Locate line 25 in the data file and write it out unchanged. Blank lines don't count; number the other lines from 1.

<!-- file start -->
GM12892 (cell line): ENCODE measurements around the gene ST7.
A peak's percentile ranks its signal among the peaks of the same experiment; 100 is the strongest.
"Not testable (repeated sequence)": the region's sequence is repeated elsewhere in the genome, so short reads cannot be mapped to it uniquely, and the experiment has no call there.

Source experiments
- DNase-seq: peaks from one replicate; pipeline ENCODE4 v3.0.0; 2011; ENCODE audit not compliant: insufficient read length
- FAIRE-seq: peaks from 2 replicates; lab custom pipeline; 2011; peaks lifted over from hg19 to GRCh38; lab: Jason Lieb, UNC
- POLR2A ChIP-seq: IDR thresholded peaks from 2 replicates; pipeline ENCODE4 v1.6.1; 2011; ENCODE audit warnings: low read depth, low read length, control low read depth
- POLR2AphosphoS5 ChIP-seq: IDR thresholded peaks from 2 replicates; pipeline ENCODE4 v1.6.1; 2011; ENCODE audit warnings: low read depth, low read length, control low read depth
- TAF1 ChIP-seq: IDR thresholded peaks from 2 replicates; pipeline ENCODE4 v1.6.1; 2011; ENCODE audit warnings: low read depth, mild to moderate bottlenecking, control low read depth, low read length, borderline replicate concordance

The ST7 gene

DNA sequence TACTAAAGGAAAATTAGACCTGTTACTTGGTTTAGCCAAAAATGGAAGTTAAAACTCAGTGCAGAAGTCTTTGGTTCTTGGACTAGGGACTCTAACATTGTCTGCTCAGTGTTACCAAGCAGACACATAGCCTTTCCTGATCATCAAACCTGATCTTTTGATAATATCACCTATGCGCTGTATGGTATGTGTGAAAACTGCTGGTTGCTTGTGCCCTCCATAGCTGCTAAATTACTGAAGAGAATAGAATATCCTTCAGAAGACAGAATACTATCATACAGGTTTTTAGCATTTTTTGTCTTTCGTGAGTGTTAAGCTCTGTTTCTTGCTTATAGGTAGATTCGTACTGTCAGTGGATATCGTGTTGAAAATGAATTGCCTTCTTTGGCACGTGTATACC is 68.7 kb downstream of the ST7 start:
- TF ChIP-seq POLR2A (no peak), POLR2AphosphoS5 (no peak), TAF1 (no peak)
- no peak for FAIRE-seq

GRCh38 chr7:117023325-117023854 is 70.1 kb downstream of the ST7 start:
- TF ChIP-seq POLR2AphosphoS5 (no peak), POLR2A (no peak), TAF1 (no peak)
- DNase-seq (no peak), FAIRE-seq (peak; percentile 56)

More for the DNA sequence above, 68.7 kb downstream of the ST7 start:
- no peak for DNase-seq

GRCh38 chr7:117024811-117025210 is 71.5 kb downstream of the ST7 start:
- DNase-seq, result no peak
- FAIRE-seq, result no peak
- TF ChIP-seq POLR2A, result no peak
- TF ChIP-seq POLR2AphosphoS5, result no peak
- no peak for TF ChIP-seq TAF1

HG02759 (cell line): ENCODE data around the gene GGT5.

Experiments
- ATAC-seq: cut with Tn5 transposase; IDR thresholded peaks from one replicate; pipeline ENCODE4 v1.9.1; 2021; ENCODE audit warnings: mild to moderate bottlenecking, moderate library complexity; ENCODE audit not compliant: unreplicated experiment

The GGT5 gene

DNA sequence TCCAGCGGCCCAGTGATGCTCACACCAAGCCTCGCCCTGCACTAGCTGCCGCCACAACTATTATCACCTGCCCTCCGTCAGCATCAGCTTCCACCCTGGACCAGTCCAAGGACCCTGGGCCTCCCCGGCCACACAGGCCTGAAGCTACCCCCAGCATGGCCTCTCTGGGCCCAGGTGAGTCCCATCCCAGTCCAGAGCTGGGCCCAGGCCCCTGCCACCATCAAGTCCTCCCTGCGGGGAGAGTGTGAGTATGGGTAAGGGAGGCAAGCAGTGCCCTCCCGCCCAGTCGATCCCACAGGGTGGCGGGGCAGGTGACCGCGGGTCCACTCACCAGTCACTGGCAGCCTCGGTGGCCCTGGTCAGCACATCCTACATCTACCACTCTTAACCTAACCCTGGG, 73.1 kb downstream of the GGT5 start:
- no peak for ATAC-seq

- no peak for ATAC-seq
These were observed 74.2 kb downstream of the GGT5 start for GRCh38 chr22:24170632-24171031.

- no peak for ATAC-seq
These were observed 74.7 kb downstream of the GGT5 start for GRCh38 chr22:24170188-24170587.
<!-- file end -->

HG02759 (cell line): ENCODE data around the gene GGT5.